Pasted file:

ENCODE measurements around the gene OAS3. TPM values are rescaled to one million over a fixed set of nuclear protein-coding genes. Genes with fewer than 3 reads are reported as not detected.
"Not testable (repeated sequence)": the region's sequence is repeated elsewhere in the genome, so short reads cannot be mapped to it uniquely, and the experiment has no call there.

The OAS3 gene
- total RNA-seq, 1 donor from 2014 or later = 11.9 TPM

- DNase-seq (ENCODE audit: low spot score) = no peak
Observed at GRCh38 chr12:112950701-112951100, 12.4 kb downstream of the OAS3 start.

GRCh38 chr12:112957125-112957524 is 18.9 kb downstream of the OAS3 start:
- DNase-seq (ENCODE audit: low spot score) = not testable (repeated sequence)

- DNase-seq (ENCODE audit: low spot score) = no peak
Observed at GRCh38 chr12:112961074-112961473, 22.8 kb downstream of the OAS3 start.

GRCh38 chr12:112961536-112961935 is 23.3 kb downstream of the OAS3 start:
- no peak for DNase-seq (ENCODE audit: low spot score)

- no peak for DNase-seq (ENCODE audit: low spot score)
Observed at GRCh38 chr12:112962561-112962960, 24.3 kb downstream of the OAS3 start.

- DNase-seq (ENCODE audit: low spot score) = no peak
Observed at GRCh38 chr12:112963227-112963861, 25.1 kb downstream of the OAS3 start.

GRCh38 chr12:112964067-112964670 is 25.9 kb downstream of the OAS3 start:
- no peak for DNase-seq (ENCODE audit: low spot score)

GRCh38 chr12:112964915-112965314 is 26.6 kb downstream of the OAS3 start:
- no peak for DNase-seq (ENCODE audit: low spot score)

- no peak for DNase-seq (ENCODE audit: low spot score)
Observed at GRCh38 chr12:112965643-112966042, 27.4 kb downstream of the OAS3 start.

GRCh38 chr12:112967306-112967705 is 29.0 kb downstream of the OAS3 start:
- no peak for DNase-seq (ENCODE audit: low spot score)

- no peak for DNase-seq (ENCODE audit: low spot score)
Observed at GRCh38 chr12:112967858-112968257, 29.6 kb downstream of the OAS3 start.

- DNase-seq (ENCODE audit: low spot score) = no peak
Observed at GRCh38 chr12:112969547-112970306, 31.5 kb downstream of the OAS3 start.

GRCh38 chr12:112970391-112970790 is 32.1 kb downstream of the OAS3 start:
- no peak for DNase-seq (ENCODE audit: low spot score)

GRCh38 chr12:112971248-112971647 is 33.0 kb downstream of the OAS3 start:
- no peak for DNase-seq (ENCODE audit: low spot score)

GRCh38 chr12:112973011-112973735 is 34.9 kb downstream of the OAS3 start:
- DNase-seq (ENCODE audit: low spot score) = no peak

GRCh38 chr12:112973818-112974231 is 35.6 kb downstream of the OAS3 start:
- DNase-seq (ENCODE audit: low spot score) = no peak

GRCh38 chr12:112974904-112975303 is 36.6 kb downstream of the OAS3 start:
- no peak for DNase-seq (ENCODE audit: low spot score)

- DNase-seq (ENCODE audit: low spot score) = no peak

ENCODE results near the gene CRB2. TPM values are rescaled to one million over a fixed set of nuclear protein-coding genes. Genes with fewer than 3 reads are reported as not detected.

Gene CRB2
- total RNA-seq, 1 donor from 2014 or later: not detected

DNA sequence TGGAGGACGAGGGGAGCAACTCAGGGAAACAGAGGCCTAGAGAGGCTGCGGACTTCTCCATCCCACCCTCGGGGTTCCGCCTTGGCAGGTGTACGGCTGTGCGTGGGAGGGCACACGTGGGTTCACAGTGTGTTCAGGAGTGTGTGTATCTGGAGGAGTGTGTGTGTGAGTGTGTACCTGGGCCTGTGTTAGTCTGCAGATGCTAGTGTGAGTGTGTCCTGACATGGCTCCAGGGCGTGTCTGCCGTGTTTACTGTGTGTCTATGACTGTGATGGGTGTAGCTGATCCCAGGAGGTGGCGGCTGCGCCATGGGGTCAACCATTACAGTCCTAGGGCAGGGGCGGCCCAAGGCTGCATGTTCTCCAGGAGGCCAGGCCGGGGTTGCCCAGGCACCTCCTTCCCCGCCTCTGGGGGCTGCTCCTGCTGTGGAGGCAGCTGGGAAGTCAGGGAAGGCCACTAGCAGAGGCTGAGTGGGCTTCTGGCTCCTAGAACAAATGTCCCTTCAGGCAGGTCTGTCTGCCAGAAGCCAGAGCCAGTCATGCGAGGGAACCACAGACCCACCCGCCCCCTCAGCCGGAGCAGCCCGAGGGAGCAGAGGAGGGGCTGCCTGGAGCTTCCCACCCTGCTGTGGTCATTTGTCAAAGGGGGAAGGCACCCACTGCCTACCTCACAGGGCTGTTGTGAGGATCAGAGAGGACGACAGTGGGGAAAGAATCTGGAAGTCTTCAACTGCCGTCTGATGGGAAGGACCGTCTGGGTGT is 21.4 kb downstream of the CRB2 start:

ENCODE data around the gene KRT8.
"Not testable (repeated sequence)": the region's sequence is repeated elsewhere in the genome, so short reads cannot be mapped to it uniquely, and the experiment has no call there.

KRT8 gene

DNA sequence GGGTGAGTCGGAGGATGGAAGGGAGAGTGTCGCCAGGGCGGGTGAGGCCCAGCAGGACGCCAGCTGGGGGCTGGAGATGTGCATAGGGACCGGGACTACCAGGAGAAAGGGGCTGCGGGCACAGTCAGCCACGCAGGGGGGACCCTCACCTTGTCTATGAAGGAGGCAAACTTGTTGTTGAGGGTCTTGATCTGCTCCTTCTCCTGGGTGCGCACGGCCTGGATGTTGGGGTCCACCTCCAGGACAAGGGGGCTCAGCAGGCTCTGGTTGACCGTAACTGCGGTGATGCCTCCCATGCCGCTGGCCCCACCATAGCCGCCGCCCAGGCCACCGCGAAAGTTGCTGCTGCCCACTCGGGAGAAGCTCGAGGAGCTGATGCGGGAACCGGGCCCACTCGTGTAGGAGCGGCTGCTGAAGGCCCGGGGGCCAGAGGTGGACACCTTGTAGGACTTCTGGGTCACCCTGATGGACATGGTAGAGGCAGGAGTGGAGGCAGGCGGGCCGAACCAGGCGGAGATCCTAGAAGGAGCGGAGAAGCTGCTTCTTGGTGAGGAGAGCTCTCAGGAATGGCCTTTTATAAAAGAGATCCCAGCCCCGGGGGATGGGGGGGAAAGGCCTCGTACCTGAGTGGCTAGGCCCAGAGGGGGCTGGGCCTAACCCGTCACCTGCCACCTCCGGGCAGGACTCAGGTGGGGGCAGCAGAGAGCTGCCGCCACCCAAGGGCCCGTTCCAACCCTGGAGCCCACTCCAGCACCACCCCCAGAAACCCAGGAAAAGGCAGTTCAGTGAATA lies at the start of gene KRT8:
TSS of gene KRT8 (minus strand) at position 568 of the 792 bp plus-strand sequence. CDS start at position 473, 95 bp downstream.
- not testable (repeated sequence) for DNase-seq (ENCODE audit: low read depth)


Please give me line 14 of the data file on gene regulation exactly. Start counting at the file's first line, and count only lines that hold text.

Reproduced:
Observed at GRCh38 chr12:112962561-112962960, 24.3 kb downstream of the OAS3 start.